He started working on his pitch—his ear for what would play with an audience and what wouldn’t—in infancy: by two he had his own costume; by four, after Joe and Myra made the leap to vaudeville, Buster was on salary; by five he was headlining the Three Keatons. The family’s violent and constantly improvised slapstick act—“I’d just simply get in my father’s way all the time,” he recalled in the 1950s, “and get kicked all over the stage”—would form his education for the next sixteen years. This is where he caught on that “the more seriously I took everything, and how serious life was in general, the better laughs I got.” Later much was read into his stage mask and his memory that it was Joe who coached him to keep a straight face. This was supposed to prove that their act had involved “brutality” and “left indelible psychic scars on Buster” that accounted for the “comic gloom” of his films (to quote Tom Dardis, who took this one lurch into speculation in an otherwise invigoratingly factual biography).
Instead, Keaton’s accounts of working with his father suggest how much the spirit of their collaboration—parody, deadpan, a brisk razing of false pieties, all precisely timed—informed the temper of his movies. Here he is recalling for his first biographer, Rudi Blesh, an incident when he was seven or eight:
The old man would kick me, a hell of a wallop with a number twelve slapshoe right on my fanny…. Now a strange thing developed. If I yelled ouch—no laughs. If I deadpanned it and didn’t yell—no laughs. “What goes?” I asked. “Isn’t a kick funny?” “Not by itself it ain’t,” said Joe. So he gives me a little lesson: I wait five seconds—count up to ten slow—grab the seat of my pants, holler bloody murder, and the audience is rolling in the aisles. I don’t know what the thunder they figured. Maybe that it took five seconds for a kick to travel from my fanny to my brain. Actually, I guess, it was The Slow Thinker. Audiences love The Slow Thinker.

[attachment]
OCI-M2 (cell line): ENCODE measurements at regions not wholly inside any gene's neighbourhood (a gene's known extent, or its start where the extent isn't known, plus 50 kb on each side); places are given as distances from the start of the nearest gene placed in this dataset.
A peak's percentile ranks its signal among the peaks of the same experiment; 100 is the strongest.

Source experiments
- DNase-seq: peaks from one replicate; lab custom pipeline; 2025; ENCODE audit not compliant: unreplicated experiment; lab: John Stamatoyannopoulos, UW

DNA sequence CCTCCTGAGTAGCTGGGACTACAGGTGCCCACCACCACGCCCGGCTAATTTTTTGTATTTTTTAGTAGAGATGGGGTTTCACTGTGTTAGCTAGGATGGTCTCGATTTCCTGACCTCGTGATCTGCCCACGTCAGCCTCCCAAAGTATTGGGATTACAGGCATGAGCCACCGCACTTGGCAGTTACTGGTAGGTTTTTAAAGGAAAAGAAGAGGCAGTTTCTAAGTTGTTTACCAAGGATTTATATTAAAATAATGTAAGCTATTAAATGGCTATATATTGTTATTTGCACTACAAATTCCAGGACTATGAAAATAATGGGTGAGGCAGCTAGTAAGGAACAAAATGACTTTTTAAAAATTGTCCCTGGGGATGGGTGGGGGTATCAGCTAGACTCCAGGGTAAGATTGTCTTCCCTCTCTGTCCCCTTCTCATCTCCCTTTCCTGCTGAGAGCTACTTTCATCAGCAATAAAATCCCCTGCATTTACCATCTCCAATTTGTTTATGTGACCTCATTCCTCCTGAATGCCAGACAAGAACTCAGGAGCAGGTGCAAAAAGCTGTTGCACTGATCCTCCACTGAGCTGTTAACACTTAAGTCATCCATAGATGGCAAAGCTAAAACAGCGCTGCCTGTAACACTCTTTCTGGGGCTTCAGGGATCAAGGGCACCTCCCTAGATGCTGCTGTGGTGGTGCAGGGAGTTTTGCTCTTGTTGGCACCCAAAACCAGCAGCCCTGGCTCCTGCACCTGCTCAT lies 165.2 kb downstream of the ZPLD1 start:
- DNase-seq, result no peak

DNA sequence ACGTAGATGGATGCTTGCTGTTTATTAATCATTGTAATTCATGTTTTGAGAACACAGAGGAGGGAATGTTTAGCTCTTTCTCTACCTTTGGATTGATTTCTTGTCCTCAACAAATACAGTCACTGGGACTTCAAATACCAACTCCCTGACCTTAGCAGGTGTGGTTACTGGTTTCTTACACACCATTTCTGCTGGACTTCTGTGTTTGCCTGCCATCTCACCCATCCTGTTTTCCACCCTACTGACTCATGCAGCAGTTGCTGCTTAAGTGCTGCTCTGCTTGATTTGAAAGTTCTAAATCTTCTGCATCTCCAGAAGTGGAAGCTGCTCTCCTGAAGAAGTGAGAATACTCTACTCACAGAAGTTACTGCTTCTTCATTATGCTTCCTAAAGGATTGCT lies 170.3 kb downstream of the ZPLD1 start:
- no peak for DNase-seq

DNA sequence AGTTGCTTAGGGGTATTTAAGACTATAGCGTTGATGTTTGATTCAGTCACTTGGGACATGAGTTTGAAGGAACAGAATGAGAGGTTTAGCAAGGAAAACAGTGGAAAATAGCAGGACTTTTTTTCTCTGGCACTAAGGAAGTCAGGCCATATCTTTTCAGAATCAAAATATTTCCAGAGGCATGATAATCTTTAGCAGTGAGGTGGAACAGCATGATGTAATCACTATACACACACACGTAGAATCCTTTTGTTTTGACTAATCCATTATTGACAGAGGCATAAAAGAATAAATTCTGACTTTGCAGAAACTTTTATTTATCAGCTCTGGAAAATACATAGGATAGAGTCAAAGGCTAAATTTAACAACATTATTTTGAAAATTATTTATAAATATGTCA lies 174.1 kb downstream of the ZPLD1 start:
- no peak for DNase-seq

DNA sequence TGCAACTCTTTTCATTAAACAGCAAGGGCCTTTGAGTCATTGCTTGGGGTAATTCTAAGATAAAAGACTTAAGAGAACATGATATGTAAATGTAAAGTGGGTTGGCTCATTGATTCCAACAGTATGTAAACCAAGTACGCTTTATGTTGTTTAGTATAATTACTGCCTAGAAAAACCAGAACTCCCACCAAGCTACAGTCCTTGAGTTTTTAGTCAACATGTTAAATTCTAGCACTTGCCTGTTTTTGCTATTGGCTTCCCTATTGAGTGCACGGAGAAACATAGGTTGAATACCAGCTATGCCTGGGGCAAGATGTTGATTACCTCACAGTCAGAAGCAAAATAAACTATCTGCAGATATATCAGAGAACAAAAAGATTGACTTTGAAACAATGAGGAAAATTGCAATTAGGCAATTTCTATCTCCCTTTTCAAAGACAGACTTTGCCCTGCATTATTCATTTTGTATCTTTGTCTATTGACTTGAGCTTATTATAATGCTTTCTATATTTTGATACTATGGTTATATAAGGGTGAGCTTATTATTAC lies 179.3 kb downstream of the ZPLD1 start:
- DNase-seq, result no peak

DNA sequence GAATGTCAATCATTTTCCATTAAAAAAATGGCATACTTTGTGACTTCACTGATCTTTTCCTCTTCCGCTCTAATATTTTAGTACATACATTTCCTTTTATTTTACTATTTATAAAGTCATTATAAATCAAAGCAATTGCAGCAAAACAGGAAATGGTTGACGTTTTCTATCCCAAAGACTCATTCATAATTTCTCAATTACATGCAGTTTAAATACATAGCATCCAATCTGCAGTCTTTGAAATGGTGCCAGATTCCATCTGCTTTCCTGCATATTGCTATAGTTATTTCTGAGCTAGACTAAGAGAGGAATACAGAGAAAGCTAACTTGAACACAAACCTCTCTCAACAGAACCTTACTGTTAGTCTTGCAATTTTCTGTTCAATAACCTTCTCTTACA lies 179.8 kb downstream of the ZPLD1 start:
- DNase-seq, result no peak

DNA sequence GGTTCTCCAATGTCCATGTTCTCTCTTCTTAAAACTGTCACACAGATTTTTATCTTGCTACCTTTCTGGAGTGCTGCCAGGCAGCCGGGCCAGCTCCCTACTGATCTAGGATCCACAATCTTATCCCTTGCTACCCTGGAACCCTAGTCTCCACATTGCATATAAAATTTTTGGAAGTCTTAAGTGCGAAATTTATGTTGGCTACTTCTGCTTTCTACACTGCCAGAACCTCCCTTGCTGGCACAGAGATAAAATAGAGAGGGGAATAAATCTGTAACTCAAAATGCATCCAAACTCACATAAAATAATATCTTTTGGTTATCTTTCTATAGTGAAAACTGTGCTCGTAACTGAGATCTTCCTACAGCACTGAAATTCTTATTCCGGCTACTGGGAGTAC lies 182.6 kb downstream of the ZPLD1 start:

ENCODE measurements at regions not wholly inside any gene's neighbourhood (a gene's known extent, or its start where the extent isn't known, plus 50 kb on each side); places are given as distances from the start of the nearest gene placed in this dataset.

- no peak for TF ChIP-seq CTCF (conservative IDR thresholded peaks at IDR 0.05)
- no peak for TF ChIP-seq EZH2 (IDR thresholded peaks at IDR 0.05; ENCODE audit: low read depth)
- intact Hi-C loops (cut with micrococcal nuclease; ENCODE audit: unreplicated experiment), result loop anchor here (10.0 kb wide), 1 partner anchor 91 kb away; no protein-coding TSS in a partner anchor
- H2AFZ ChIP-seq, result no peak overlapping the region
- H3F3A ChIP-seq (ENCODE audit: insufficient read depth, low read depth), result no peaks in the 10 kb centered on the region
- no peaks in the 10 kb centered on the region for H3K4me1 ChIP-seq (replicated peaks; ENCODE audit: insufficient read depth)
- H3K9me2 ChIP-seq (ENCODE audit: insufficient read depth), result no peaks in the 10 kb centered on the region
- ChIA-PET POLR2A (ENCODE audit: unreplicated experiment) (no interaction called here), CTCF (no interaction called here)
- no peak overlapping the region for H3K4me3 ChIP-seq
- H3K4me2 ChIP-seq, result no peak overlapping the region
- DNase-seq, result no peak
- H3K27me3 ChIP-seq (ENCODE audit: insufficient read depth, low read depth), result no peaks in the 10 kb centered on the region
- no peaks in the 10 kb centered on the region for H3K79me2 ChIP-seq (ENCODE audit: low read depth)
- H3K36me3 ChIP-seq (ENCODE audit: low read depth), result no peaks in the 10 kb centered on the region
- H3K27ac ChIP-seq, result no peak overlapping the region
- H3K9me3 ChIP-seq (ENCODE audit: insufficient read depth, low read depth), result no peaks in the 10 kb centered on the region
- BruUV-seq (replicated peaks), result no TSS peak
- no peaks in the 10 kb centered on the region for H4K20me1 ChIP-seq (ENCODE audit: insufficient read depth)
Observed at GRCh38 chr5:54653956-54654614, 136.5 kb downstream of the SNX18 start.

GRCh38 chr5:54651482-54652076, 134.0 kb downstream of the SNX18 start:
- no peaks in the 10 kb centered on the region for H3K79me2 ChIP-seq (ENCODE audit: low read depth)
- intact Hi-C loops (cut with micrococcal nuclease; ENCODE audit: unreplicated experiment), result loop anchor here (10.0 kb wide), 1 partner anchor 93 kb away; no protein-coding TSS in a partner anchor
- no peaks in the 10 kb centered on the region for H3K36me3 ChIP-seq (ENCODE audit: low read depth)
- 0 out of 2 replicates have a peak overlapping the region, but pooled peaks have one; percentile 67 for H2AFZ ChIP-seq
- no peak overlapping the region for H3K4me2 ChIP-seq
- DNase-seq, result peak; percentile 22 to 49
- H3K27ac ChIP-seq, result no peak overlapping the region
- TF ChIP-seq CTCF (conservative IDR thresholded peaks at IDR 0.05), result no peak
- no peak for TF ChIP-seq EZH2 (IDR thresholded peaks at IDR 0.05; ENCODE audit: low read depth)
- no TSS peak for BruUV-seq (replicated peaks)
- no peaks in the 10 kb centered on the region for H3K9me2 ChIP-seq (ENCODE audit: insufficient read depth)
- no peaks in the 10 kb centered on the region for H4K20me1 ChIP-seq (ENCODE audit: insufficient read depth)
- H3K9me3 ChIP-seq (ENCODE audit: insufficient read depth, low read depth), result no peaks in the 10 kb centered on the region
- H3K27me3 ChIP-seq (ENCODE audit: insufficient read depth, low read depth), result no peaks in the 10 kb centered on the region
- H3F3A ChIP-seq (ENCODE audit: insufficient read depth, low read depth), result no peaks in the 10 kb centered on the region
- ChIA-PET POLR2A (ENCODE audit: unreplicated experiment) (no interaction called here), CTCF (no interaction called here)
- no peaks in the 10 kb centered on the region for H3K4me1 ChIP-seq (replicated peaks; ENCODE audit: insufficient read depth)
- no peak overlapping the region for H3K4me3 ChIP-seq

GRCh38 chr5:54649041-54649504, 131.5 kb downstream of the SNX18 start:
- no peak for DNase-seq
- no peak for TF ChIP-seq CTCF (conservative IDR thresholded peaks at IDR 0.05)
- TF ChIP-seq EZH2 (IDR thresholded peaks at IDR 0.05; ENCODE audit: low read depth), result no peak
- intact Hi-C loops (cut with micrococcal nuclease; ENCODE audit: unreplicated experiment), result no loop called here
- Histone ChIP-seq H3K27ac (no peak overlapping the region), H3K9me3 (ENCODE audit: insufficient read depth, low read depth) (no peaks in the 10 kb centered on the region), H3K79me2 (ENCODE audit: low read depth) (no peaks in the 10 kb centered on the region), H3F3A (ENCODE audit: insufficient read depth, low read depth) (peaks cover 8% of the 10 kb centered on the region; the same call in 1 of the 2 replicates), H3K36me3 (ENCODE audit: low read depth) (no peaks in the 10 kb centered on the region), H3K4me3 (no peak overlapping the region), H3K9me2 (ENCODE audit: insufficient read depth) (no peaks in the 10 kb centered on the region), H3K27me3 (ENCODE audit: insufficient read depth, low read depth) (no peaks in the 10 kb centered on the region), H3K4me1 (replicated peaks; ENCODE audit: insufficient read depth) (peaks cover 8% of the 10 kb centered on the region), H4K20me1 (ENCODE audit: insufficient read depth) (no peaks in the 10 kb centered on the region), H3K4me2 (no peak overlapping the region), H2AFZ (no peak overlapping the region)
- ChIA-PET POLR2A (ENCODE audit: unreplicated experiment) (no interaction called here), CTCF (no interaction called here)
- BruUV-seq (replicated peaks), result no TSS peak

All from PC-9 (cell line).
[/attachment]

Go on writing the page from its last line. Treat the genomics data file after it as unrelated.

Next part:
The Three Keatons were popular enough by 1913 (the year Chaplin joined Keystone) that William Randolph Hearst proposed they star in a film series based on a comic strip called Bringing Up Father. Buster and Myra were game but Joe overruled them with a disdain for the new medium that was old-fashioned even then: “What! We work for years perfecting an act, and you want to show it, a nickel a head, on a dirty sheet?” The family routine, which centered on the disciplining of a little brat, soldiered on past Buster’s age of majority. By then Joe had a pronounced drinking problem and could be unpredictable on stage, in routines that required great precision.